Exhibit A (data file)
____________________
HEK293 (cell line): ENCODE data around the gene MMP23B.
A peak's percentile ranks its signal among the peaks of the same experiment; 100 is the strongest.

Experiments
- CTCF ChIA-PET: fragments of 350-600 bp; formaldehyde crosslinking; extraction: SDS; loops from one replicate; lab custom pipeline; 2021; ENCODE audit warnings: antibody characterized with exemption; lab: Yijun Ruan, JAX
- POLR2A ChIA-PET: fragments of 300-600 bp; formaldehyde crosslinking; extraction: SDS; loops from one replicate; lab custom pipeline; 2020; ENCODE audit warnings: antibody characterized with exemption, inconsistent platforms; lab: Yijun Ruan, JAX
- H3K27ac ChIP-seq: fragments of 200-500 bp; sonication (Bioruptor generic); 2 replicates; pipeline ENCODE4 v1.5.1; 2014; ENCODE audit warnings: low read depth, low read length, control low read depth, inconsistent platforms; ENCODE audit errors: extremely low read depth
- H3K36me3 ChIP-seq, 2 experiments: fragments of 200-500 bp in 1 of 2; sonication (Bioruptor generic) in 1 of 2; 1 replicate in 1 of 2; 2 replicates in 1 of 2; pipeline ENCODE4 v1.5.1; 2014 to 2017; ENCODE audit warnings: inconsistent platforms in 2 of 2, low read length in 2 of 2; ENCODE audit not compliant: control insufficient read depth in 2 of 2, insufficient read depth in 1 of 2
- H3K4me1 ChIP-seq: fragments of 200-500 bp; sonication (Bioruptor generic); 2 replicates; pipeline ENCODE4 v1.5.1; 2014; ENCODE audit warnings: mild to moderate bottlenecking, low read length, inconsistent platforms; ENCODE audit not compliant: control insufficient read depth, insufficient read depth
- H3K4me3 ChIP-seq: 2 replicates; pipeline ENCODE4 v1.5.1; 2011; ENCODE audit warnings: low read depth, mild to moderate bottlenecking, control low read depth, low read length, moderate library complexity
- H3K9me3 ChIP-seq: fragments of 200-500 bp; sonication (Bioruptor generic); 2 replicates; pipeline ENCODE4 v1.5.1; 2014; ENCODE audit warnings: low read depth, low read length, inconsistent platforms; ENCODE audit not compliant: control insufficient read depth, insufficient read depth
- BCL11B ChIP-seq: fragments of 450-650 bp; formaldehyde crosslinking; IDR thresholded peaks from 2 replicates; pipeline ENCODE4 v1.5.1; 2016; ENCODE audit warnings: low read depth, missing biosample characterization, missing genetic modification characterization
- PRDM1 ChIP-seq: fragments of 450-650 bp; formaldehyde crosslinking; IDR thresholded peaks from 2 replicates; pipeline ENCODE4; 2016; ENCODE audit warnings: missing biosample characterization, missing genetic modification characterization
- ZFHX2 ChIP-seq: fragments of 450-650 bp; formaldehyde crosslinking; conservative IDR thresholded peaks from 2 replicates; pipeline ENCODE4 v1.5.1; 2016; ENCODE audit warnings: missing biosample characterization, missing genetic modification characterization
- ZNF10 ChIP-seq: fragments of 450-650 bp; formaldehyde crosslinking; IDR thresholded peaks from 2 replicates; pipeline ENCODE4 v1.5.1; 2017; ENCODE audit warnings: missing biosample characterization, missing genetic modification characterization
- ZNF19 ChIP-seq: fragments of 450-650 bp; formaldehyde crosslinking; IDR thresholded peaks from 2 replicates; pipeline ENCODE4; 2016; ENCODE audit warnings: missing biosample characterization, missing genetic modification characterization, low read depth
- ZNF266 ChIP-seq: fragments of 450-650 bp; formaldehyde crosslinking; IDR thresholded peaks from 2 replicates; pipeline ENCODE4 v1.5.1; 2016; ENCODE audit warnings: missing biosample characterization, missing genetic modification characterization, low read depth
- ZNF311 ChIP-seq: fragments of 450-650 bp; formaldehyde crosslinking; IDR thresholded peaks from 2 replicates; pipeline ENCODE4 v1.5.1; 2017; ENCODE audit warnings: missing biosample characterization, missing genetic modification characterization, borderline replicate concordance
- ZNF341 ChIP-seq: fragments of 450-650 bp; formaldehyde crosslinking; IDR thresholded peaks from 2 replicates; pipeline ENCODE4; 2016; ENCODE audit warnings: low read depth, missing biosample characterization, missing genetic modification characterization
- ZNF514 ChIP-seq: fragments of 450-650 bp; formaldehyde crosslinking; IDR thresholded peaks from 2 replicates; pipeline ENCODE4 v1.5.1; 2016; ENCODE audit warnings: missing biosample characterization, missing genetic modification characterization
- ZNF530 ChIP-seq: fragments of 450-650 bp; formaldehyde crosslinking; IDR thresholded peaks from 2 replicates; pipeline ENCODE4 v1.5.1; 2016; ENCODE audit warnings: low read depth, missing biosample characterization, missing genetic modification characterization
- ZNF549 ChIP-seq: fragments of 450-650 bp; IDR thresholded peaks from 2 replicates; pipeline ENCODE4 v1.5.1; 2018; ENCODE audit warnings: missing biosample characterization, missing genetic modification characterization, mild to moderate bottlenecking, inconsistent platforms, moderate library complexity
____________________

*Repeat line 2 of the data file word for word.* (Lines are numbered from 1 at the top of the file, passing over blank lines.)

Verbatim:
A peak's percentile ranks its signal among the peaks of the same experiment; 100 is the strongest.